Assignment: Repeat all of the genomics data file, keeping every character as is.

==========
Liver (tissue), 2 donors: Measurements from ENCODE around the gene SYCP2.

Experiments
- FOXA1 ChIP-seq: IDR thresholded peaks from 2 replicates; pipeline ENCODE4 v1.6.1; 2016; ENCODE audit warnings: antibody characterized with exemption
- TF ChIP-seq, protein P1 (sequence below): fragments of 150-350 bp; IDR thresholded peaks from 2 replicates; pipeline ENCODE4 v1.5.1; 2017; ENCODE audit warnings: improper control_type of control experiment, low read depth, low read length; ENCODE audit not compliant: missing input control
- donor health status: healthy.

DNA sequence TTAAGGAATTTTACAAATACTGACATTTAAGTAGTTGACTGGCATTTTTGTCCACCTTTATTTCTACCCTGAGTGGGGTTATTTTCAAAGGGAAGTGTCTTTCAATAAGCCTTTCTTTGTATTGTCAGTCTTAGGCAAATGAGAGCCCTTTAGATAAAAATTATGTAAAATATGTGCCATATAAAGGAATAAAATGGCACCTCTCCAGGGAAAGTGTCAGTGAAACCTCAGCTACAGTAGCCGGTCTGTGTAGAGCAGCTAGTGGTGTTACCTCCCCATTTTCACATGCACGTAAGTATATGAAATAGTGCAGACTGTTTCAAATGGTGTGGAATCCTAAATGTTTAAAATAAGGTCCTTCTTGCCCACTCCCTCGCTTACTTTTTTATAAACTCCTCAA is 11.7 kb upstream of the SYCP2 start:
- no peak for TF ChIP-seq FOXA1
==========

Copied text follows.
Liver (tissue), 2 donors: Measurements from ENCODE around the gene SYCP2.

Experiments
- FOXA1 ChIP-seq: IDR thresholded peaks from 2 replicates; pipeline ENCODE4 v1.6.1; 2016; ENCODE audit warnings: antibody characterized with exemption
- TF ChIP-seq, protein P1 (sequence below): fragments of 150-350 bp; IDR thresholded peaks from 2 replicates; pipeline ENCODE4 v1.5.1; 2017; ENCODE audit warnings: improper control_type of control experiment, low read depth, low read length; ENCODE audit not compliant: missing input control
- donor health status: healthy.

DNA sequence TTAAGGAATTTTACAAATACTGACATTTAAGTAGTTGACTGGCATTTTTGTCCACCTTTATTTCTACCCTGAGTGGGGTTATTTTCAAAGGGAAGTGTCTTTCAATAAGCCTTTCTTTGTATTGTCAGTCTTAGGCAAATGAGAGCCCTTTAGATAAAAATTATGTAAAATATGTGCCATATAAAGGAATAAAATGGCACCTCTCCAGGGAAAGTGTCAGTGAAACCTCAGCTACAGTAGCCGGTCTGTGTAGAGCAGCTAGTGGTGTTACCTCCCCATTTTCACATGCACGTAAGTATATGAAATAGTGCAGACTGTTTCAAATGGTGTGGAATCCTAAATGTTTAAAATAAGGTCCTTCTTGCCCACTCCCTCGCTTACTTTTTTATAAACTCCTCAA is 11.7 kb upstream of the SYCP2 start:
- no peak for TF ChIP-seq FOXA1